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“The Taker” by JM Steele

30 Apr

TEEN LIBRARIAN'S REVIEW:

If you're one of the many high school students stressing about the SATs, your GPA, and where you'll go to college, "The Taker" might be just the book for you. It's a breezy, fast-paced novel about high school junior Carly, who bombs the SAT and then contracts with the shady, mysterious Taker to re-take the SAT for her. There's one catch, though. Taker, who Carly only meets once in a shadowy corner of a mall parking lot, insists that Carly take an intensive SAT prep course so that people won't be surprised when her scores jump astronomically. Carly decides to have her geeky but sweet neighbor Ronald Gross work with her one-on-one. Ronald's methods may be a bit unusual — he takes her "duck" bowling and constructs his own tailored problems — but, ever so slowly, Carly begins to do better on the practice tests. More importantly, she starts to actually understand the questions and answers. As Carly's confidence increases, she decides she wants out of her hasty deal with the Taker. The problem? The Taker has disappeared and his e-mail has been deactivated.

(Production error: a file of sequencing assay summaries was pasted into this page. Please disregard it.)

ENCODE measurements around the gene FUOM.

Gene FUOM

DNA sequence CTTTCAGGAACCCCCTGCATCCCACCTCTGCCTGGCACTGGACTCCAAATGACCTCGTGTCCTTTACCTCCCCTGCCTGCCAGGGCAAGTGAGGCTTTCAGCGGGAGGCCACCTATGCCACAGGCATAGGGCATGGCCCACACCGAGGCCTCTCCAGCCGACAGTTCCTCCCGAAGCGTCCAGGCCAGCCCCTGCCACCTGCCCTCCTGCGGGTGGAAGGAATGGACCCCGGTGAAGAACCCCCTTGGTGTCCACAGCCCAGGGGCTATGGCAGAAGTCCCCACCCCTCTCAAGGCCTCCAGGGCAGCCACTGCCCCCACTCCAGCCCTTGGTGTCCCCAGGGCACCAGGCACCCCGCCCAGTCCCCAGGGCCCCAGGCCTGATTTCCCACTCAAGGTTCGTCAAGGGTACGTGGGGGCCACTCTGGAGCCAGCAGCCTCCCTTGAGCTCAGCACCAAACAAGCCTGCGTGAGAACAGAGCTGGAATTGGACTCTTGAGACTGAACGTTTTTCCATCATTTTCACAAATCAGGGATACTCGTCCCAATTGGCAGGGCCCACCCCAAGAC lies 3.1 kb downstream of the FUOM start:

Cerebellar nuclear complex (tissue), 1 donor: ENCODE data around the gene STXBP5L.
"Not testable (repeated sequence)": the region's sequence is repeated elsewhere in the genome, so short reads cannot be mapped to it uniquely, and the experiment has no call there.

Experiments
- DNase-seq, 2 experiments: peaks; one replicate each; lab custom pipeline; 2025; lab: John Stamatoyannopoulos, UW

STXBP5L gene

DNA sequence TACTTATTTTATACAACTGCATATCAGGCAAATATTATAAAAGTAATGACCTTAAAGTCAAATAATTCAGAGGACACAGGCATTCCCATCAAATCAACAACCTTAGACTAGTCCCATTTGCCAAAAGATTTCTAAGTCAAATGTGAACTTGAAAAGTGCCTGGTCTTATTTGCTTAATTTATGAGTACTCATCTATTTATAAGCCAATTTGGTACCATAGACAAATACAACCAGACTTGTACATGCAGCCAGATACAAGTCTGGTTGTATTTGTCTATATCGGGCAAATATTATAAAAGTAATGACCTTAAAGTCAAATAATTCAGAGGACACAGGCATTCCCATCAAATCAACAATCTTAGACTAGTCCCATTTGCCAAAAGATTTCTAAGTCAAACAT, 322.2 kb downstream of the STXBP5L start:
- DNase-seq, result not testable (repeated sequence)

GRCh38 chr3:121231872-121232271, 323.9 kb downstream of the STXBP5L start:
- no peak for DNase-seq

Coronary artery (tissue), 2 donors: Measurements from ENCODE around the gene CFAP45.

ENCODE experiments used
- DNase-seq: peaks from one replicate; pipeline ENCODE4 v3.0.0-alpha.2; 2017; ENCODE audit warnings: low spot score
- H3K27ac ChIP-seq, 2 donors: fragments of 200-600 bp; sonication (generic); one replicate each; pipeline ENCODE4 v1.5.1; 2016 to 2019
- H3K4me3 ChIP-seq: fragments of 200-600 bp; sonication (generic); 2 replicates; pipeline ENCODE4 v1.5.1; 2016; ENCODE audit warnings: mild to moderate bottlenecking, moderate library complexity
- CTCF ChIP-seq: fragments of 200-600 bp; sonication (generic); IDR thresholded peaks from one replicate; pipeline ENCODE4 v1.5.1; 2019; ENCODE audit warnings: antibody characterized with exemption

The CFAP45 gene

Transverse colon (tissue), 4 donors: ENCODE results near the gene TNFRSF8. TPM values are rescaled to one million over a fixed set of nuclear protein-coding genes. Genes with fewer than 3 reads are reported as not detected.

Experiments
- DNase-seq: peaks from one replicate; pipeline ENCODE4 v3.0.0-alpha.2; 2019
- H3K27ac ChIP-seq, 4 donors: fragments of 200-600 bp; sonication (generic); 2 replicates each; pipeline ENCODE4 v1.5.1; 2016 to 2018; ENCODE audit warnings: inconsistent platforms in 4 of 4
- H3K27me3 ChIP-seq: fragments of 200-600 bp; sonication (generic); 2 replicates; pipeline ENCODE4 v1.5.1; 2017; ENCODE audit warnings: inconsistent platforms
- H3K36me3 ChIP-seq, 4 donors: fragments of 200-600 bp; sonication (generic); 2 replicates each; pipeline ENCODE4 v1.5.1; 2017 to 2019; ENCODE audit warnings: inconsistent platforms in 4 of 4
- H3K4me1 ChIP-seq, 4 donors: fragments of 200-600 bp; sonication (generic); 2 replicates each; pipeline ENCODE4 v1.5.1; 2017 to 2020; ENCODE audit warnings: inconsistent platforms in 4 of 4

I really enjoyed this novel. Carly is a very authentic, believable character, and the reader can completely understand all the pressure she's under from her parents, teachers, guidance counselors, and friends. Carly's blossoming friendship with Ronald — and her growing disgust with her jock boyfriend Brad — are nice touches that make the story ring true. Even better, the ultimate "lesson" of the book, that you really can only do your best and then just accept the consequences, is a good one to remember. Especially when everyone else seems to have forgotten it!

I think this is a great novel for high school age readers. There's nothing terribly offensive here, aside from a few instances of harsh language, which seem fitting for the story. Definitely recommended.

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Posted by on April 30, 2007 in Uncategorized

 

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